Complications with Multiple Secured Parties: Part 3 – Risks
Again, most people do not appreciate the potential complications involved when a search reveals multiple secured parties on a single financing statement. See the first two parts of this series regarding the confusion arising when terminations, amendments, and continuations are filed with respect to financing statements with multiple secured parties. This part concerns the risks or potential consequences that flow from that confusion.
Let’s begin with an easy example.
- SP-1 filed a financing statement in 2014 covering accounts, equipment, general intangibles, and inventory.
- SP-1 authorized the filing of an amendment in 2015, and the amendment was filed, indicating an assignment by SP-1 to SP-2 of the interest in inventory.
- In 2016, SP-3 paid SP-2 in full and filed its own financing statement covering accounts, equipment, general intangibles, and inventory, and SP-2 provided a termination of the 2014 financing statement.
- SP-3 obtains a confirming UCC search, and the report shows only SP-3’s recent financing statement along with the 2014 financing statement, 2015 assignment, and 2016 termination.
- Does SP-3 conclude that it is first-to- file with respect to accounts, equipment, general intangibles, and inventory? It should not, because the 2016 termination by SP-2 only affects SP2’s interest unless there is evidence that SP-1 also authorized the 2016 termination. Remember: “a record authorized by one secured party of record does not affect the financing statement with respect to another secured party of record.” (§ 9510(b).)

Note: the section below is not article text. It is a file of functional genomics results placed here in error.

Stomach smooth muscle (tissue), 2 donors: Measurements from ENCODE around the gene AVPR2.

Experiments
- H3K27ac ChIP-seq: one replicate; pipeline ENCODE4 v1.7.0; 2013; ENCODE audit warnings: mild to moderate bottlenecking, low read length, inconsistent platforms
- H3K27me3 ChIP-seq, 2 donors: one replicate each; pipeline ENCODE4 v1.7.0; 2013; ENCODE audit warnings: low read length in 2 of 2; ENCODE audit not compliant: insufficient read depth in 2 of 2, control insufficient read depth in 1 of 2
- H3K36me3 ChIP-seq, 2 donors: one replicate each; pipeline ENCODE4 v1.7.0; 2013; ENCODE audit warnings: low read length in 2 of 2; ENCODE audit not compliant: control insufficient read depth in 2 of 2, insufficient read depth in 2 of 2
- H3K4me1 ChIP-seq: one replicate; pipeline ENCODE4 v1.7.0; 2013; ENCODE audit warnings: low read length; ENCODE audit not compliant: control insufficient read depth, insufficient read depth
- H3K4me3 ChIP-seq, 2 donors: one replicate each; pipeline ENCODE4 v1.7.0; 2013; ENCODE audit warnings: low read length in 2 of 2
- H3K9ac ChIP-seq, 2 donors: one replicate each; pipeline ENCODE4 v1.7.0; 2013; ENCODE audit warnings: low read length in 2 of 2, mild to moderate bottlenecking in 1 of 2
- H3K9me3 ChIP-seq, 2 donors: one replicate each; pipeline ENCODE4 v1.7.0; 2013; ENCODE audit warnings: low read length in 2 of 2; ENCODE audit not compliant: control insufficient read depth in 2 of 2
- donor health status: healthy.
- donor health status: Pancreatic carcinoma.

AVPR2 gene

The risk illustrated by this example is that a secured party retained some interest that was not resolved by a termination provided by another secured party. Relying solely on a search report – showing initial filing by SP-1, assignment to SP-2, and termination by SP-2 – one could conclude that the entire interest memorialized in the financing statement was resolved. But that would be a mistake, because examination of the underlying records – the initial financing statement, assignment, and termination – would reveal that SP-1’s interest in accounts, equipment, and general intangibles remains unresolved.
There are myriad combinations and permutations of records that comprise financing statements, and neither a search report alone nor a superficial review of the underlying records will reliably reveal the various record interests of various secured parties. And the risks of misinterpretation or of not inquiring deeply enough are particularly prevalent where there are multiple secured parties on a single financing statement. Risks include, among others, that an assignment affected less than assignor’s entire interest in all collateral, that an amendment (e.g., a deletion or “release” of particular collateral) affected less than all secured parties’ interests in that collateral, or that a termination ended less than all secured parties’ interests under the financing statement.
So, especially when one encounters multiple secured parties on a single financing statement, one should examine all records that comprise the financing statement to determine the status and interest, if any, of each secured party of record. (See Official Comment 2 to § 9511.) Sometimes, in fact, the inquiry might go even further than that….
NOT INTENDED TO PROVIDE LEGAL, ACCOUNTING OR OTHER PROFESSIONAL ADVICE AND SHOULD NOT BE RELIED UPON AS SUCH.